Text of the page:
The council approved the establishment of the fund by a 7-0 vote during its
"It lets them plan for capital items and they would have the money there," said
Because the council is the town's governing body, it was responsible for approving the fund.
"We set up the process," said Shorts. "The council still has fiduciary responsibility."
A state statute passed in 2010 allows surplus accounts, provided the funds added do not exceed 1 percent of the total education budget from which they come.
The purpose of the school board account is to keep school board money left over at the end of the fiscal year and carry funds over from year-to-year for the purpose of using the money for one-time expenses.
The fund will be managed by School Finance Director
"It will allow us, in theory, to put up to 1 percent of our budget, if there is any excess money, into this account," said
One percent of the current school board budget is approximately
Petrone said the money could be used for items that have been outlined in the six-year capital improvement plan and emergency expenses.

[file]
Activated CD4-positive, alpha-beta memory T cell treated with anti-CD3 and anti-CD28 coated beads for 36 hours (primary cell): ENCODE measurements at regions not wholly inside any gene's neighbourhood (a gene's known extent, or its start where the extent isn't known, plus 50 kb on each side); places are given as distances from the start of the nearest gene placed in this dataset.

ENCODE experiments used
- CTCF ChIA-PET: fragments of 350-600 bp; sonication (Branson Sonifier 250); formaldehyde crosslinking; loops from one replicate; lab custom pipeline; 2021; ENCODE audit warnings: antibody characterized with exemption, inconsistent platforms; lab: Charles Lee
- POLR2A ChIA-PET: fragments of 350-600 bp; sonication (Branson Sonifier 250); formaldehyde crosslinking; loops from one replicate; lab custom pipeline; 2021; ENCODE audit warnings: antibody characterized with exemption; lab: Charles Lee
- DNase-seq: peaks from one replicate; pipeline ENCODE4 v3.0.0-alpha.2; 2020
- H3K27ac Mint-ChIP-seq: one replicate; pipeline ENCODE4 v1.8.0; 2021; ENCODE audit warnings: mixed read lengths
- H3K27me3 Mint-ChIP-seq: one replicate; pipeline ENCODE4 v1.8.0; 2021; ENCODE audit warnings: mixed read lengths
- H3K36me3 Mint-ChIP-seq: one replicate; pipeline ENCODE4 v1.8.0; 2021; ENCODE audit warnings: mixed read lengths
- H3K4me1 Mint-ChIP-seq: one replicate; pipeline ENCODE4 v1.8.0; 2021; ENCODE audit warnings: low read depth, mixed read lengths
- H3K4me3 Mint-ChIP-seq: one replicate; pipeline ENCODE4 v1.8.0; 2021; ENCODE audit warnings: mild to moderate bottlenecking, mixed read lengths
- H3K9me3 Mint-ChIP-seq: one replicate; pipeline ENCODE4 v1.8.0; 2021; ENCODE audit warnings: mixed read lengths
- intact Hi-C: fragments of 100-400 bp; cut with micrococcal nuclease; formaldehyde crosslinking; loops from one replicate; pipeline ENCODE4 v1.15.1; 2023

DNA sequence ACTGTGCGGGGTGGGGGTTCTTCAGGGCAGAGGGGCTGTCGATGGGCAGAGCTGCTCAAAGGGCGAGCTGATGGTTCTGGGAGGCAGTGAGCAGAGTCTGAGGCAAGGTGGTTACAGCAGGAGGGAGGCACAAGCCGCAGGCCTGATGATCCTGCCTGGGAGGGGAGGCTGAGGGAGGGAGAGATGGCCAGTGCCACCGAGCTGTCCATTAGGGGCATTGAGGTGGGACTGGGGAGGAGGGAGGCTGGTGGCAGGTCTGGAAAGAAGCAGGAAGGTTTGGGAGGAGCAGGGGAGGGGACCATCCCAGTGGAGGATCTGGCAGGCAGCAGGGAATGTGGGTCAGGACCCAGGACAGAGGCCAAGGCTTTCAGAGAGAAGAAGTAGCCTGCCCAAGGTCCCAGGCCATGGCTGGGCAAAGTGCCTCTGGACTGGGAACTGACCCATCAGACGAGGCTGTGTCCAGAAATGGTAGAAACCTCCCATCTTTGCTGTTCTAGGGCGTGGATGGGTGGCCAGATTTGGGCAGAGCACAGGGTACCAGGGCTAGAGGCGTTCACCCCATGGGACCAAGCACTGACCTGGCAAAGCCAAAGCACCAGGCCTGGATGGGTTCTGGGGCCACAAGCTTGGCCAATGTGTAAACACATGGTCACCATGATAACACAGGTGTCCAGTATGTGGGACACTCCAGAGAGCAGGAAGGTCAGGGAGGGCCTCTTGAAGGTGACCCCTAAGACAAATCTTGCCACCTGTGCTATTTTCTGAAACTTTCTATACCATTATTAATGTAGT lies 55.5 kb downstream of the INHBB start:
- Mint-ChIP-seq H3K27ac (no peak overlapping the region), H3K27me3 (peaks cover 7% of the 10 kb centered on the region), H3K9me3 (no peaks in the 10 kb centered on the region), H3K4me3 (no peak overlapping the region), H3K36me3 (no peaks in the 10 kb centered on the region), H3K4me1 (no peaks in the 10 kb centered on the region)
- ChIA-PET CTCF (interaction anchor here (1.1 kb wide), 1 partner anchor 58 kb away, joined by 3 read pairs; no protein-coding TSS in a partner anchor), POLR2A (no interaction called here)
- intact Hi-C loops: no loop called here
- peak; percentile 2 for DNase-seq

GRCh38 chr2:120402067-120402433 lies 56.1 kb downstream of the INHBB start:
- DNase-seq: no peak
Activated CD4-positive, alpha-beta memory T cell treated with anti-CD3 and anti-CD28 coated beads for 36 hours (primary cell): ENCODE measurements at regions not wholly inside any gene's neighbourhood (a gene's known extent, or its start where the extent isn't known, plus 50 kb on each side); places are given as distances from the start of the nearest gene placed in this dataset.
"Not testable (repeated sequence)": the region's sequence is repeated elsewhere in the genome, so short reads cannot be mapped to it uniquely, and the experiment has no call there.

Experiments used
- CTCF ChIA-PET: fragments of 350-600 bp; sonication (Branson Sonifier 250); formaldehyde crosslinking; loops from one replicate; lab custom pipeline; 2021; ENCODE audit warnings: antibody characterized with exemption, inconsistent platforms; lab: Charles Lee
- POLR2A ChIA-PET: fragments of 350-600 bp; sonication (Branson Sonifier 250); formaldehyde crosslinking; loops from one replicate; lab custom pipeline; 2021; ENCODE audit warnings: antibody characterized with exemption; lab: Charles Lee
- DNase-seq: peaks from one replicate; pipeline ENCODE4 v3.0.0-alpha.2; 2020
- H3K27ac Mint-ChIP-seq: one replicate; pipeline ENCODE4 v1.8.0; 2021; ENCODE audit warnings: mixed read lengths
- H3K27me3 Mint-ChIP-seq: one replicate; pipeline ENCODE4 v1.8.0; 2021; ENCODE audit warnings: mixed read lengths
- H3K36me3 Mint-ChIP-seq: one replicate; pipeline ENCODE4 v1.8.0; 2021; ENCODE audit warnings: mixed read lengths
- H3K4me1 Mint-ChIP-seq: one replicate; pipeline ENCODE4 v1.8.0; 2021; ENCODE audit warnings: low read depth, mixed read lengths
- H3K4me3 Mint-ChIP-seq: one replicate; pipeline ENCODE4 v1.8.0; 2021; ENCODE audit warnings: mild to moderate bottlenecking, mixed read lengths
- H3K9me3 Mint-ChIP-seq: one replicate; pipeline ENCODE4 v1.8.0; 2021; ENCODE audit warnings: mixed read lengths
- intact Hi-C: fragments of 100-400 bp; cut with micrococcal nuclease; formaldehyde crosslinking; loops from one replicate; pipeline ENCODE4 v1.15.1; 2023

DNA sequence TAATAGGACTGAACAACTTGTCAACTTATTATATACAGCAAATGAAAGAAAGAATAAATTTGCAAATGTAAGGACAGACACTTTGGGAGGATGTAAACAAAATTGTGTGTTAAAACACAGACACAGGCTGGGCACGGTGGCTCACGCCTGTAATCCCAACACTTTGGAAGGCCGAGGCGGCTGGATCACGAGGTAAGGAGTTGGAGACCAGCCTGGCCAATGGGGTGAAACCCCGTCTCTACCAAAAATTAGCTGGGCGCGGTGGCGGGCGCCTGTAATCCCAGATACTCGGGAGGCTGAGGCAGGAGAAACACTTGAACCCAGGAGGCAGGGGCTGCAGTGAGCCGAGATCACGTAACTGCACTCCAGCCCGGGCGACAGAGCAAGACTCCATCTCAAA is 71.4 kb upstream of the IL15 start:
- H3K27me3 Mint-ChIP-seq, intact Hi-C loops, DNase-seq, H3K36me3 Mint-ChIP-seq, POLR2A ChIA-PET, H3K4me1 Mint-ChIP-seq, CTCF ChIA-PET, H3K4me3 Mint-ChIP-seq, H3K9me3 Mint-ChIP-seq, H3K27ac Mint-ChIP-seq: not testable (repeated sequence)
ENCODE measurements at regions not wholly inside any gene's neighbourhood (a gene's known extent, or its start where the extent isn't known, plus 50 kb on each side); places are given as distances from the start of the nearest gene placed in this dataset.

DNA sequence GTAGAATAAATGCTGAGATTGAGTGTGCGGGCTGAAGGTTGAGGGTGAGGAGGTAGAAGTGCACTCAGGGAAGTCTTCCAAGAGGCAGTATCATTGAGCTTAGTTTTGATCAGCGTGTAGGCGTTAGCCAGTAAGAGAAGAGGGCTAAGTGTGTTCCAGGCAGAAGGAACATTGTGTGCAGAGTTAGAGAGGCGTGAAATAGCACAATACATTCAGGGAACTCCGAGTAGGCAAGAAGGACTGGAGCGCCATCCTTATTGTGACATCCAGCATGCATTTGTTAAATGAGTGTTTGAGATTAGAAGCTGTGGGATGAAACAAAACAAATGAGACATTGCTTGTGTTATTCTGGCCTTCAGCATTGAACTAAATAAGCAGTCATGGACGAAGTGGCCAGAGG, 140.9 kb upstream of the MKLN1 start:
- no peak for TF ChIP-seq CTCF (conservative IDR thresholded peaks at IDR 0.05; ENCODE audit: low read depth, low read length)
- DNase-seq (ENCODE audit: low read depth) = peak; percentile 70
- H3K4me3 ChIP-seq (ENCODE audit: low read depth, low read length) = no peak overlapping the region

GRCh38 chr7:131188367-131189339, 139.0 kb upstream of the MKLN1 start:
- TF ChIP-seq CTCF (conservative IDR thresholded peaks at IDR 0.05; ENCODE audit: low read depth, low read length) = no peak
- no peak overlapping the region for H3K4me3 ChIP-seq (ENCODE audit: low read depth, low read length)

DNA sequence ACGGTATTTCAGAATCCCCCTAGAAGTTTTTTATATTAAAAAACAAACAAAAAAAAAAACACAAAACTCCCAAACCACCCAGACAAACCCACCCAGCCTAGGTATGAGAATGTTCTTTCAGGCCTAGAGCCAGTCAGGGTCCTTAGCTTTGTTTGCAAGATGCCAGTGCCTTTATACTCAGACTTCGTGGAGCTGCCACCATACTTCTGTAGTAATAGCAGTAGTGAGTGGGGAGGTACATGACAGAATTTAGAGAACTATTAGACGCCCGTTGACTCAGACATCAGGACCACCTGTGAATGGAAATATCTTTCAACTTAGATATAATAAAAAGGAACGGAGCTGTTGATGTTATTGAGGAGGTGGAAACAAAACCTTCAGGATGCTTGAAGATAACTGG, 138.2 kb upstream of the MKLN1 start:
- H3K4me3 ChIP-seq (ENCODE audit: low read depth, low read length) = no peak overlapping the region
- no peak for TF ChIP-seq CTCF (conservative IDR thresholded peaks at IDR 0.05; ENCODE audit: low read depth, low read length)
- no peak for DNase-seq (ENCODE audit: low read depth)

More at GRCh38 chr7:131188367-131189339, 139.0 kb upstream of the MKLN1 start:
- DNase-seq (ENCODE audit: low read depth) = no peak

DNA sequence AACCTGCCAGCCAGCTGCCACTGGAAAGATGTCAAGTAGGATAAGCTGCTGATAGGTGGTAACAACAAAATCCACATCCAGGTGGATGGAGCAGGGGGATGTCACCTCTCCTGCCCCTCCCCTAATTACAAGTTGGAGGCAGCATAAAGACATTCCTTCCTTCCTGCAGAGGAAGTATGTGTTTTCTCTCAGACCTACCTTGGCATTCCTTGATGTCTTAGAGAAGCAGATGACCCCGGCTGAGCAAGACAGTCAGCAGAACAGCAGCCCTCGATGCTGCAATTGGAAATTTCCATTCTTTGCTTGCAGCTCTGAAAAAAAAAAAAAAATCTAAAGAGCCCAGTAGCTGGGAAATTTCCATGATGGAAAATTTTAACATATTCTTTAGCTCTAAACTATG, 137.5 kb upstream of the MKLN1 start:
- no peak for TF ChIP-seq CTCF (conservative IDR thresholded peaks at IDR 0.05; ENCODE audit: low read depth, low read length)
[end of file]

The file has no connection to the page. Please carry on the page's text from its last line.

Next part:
"Either way, it's offsetting future expenses," said
It cannot be used for general operating expenses or regular maintenance.
The fund, Elsesser said, is "motivation for them (school officials) to save up money throughout the year because they know, in the long run, they will be able to use it for priorities."
As part of their decision, councilmen agreed if the town council wants to close the fund, they would first need to conduct a public hearing.
The council also agreed expenditures from the fund would need to be approved by the council, ex-cept in the case of emergencies. With less than two weeks left in the fiscal year, Petrone said he was anticipating a surplus between
The idea of a non-lapsing account for the school board has been discussed since at least 2012.
" It's taken some time, but there was a productive dialogue between the two agencies to come to something they could agree on," said Elsesser.
The town has had a similar fund, the capital nonrecurring expenditure fund.
"From time to time, we have been able to do that on the town side, but that's not likely this year," said Elsesser. "We won't really know for sure until October when the books are audited, but we're talking about tens of thousands rather than hundreds of thousands."
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